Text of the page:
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IOPC response - letter before action 24 Oct 19.pdf
Filesize: 0.336 MB
File upload date: 2019-10-29 11:58:25
Number of downloads: 6

File description:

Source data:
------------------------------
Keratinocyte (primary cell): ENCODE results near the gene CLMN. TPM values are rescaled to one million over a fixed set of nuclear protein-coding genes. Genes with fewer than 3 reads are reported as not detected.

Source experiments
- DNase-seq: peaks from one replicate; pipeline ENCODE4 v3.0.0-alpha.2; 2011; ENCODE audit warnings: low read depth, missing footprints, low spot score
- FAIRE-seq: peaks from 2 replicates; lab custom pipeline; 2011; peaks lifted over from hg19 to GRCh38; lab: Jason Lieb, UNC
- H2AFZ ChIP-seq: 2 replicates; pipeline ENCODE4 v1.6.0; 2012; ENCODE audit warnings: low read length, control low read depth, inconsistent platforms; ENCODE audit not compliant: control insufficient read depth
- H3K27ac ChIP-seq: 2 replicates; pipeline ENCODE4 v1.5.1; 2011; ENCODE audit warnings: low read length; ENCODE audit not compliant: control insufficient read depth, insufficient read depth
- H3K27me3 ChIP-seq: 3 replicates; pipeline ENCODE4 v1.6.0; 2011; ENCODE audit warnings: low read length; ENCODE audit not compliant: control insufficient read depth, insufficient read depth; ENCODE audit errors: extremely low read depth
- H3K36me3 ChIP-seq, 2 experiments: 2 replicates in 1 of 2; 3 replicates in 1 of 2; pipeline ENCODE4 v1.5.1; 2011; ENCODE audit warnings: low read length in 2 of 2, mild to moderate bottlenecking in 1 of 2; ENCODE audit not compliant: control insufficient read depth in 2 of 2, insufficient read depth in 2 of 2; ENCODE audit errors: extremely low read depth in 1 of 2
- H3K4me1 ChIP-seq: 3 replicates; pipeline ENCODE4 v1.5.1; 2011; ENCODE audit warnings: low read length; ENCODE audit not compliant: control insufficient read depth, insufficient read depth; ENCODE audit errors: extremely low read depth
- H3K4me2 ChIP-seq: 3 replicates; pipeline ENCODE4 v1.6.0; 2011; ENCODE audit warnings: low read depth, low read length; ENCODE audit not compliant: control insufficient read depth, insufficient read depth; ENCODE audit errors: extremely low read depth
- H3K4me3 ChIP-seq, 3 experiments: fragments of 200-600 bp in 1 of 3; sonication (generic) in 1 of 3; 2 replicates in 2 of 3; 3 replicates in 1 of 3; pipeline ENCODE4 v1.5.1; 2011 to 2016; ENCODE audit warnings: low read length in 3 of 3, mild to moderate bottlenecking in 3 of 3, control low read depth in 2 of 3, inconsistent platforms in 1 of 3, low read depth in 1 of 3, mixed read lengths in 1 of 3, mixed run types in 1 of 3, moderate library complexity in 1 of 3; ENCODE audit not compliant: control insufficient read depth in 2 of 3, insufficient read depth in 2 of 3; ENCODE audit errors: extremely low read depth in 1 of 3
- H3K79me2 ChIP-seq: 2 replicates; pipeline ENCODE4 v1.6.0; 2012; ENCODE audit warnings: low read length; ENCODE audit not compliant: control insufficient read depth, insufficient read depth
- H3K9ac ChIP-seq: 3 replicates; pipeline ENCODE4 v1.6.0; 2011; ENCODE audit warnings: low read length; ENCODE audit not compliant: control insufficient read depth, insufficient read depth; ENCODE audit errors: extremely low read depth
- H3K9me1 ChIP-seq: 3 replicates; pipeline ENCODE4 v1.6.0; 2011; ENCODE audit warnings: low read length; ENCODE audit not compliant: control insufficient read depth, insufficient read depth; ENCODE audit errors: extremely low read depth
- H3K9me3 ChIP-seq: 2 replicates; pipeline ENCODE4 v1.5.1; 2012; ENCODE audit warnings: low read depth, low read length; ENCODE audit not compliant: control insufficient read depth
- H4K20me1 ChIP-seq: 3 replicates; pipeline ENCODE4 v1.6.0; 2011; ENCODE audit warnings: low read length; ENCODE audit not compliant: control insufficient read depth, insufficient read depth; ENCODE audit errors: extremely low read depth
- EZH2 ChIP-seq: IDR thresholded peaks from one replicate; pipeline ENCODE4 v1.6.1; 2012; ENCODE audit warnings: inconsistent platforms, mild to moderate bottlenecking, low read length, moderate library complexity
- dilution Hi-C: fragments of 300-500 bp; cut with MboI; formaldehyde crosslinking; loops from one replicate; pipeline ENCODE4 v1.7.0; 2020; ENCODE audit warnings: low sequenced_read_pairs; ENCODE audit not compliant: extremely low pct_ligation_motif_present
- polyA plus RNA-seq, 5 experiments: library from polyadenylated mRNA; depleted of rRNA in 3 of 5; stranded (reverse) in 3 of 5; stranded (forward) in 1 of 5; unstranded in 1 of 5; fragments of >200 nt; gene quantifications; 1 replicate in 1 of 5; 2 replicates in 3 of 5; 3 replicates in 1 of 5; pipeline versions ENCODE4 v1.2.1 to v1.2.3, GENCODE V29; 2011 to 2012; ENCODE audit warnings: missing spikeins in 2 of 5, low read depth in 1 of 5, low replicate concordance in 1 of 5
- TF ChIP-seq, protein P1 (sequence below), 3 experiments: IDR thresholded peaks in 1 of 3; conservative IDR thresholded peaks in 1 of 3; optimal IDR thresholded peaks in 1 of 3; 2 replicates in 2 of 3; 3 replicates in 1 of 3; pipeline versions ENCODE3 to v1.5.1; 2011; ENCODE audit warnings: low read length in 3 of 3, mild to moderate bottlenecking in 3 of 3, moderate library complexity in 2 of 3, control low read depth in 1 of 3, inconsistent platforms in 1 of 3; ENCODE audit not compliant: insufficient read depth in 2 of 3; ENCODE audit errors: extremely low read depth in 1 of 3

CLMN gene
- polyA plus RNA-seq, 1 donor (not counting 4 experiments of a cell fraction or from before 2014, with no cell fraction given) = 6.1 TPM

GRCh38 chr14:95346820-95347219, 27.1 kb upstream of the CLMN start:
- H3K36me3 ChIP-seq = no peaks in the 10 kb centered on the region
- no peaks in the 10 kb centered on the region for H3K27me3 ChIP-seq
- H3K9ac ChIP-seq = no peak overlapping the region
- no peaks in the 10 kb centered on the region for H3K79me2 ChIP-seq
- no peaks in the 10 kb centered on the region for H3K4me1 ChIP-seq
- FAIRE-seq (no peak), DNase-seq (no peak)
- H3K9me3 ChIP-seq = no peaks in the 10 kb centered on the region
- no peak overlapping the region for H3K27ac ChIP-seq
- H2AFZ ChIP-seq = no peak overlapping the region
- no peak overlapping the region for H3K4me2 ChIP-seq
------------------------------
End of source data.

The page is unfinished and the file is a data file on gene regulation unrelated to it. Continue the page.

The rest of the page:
IOPC’s 24 October response to Letter Before Action (26 September 2019) in the matter of a proposed application for judicial review of the Independent Office for Police Conduct decisions (refs: 2017/082079 and 2019/115969) in relation to appeals against Humberside Police complaint investigation outcome letters of 12 September 2018 and 7 March 2019 (refs: CO/432/15 and CO/632/18) which were dealt with unlawfully in just about every way imaginable. The initial matter (CO/432/15) concerns a police conduct complaint submitted 8 November 2015 which was initially dealt with by way of Local Resolution. The outcome (which was appealed and referred to the IOPC) was provided on 3 April 2017. On completing the review, the IOPC deemed the statutory conditions were not met for the matter to be suitable for local resolution and directed the force to fully investigate the complaint, taking into consideration further information such as evidence in support of alleged collusion between the police, CPS and Courts. Humberside Police ignored the IOPC and dealt with the complaint omitting to consider the further information and evidence and the IOPC was satisfied with how the complaint was investigated. The following matter (CO/632/18) concerns a police conduct complaint submitted inadvertently on 10 October 2018 which was deemed appropriate to be proportionately investigated. The force had – so it claimed – sent the complaint investigation outcome letter concerning CO/432/15 to the wrong address thereby failing to provide sufficient safeguard against unauthorised access, loss or damage to someone’s personal data. The letter contained details of the criminal record of the person whose data protection rights were infringed upon and the reason for his arrest. The data breach (if the letter had in fact been sent) was more severe/unfair due to the disclosed details of the criminal record relating to a wrongful conviction contributed by witnesses committing perjury (the arresting officer is suspected to have incited them). The correspondence to the police on 10 October was not intended as a formal complaint but was handled as one by the force in accordance with the complaint’s procedure under the police reform Act. The communication was predominantly to alert the force of its obligations to refer the personal data breach to the Information Commissioner and to obtain some preliminary information in anticipation of submitting a complaint (to the force) in case it was a prerequisite to raising the issue with the Commissioner. The queries were never answered and the Investigating Officer just ploughed on with the process regardless ignoring the complainant. Consequently the complainant was unable to feed into the process in respect of the information he was denied throughout the course of the investigation because it was not until it was too late when the investigation had completed that the questions he had asked were answered. The Investigation outcome revealed that ‘the matter was referred to the Information Commissioners Office as a data security breach’ and the believed recipient of the letter stated that she did not receive it. The complainant's case was severely prejudiced in respect of both the police conduct complaint and that of the Information Commissioner. The force's unlawful and deliberate mishandling of the complaint ensured that the Commissioner’s conclusions were based on hopelessly inadequate information as well as its own investigation failing to reach a conclusive outcome. The Investigating Officer clearly failed to carry out her investigation in line with the vast majority of the rules and standards for how the police should investigate complaints. All the anomalies were identified in the appeal to the IOPC and appropriately cited (the rules and standards) for every occurrence, yet the Casework Manager deliberately handled the appeal unlawfully knowing that if the complainant was misguided enough to take the matter to the high court he would simply be asking to be fleeced in the casino justice system which always falls on the side of the crooked public body.
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